The human body is composed of thousands of cell types, which all came originally from embryonic stem cells. Although all these cell types have the same genetic blueprint, different genes are active in different cells to give each its distinctiveness. The process by which the genes remember whether they are in liver, brain, or skin cells is called “epigenetics.” A central problem in regenerative medicine is to understand the epigenetic program so that human embryonic stem cells can be efficiently turned into the cell types required for each specific patient.
The goal of the proposed research is to better understand the epigenetic program in human embryonic stem cells and adult cells. We want to tap into the natural mechanisms by which the body normally “remembers” what kinds of cells reside in each tissue and apply them to regenerative therapies. Specifically, the research will study the roles of a newly discovered type of genes, termed “long noncoding RNAs" or lncRNAs.
A better understanding of lncRNAs can improve regenerative medicine in several ways. First, specific lncRNAs can be used as markers to track and predict when cells are acquiring or forgetting specific cell fates. Second, manipulation of lncRNAs and their protein partners may allow cells to change or commit to specific cell fates. This research will specifically focus on how stem cells commit to specific cell fates, by locking genes into the "ON" state.
The proposed research can benefit the state of the California in three ways. First, the research will generate important knowledge on new ways to manipulate cell fate potentials of stem cells and mature adult cells. This information could speed the development of regenerative medicine in California, benefiting patients with currently untreatable diseases.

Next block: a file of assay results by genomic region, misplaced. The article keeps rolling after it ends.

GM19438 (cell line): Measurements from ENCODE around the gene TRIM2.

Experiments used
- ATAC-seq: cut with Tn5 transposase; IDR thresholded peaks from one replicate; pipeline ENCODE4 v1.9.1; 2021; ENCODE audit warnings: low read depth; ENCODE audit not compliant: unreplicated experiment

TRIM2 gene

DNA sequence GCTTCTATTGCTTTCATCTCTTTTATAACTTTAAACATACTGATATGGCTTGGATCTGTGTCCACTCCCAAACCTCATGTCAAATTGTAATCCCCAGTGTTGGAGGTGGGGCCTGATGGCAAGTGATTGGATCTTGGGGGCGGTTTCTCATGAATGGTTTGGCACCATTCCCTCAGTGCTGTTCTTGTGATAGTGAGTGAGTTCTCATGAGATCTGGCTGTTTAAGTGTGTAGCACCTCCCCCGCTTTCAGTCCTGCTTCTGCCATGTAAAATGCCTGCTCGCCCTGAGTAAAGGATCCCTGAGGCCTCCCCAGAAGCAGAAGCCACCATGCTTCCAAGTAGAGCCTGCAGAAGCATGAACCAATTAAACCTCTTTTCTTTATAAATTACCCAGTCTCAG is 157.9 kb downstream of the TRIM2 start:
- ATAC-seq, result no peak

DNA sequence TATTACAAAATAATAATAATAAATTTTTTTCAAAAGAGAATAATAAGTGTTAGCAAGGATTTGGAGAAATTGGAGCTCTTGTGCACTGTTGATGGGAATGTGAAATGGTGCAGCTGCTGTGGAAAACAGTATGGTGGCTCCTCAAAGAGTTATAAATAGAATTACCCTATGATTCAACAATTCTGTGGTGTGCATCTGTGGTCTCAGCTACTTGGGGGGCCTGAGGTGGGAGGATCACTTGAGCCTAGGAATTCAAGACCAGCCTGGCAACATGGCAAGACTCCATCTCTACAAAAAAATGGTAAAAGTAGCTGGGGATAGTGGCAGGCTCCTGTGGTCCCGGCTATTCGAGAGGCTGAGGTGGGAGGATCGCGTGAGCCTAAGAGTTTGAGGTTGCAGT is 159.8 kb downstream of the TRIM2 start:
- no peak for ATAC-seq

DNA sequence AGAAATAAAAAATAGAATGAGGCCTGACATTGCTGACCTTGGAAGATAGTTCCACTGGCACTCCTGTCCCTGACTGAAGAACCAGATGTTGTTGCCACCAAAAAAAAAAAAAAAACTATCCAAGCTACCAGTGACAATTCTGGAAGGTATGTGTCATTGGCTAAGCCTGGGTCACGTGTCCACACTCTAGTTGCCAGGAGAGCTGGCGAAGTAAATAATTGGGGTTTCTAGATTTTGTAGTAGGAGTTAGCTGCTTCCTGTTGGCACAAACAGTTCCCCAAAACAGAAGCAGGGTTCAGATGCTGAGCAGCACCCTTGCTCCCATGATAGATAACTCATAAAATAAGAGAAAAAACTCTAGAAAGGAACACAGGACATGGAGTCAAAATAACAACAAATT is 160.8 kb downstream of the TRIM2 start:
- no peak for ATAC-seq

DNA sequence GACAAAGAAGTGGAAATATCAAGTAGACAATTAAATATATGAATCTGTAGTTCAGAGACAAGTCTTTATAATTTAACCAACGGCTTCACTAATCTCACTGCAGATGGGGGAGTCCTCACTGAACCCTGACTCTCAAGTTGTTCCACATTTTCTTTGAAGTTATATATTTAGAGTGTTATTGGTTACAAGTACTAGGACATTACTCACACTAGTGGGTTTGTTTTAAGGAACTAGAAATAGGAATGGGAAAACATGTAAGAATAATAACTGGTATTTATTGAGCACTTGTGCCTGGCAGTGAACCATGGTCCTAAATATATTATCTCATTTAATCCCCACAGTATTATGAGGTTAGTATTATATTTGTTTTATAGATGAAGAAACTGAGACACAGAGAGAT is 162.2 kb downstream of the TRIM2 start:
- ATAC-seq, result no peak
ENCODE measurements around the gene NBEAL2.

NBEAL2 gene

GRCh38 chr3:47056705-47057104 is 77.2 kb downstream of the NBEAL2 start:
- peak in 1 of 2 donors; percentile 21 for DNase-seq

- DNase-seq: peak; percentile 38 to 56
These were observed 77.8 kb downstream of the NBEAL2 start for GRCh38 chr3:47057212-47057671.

Secondly, this research will develop new molecules and engineered stem cell lines that can be used to manipulate cell fates. These technological advances may have commercial value for the biotechnology industry.
Finally, the proposed research will train young scientists to become skilled in human stem cell research. Graduate Ph.D. students and postdoctoral fellows in this California-based institution will gain the hands-on experience and expertise of manipulating human stem cells and of reprogramming adult cells. The training and experience of these young scientists will prepare them to develop new regenerative therapies, launch new companies based on stem cells, or teach future students about regenerative medicine.
While all cells in the body share the same genetic material in DNA, different cell types can turn different genes on or off by controlling the access to DNA. DNA is wound up like a spool with proteins in a complex called chromatin. Stem cells can choose and commit to different cell fates by carefully rearranging the organization of chromatin. Our research has shown that a new class of genes called long noncoding RNAs appear to have an important role in telling which genes stay on. This occurs by the RNAs talking to proteins that keep chromatin in an active configuration. We have also developed new methods to measure the location of open chromatin sites much more rapidly and sensitively than previously possible.
The main goal of this project is to understand how stem cells choose what kind of cells to be, particular through newly recognized molecules called long noncoding RNAs. We found that specific long RNAs are involved in keeping embryonic stem cells in a stem cell state, while other ones help stem cells turn into particular tissues, like brain or skin. We found special chemical tags on the RNAs, called RNA modifications, are important for the RNAs to function properly. Thus controlling how RNA modifications are written or erased may be a new way to manipulate stem cells for research and clinical applications.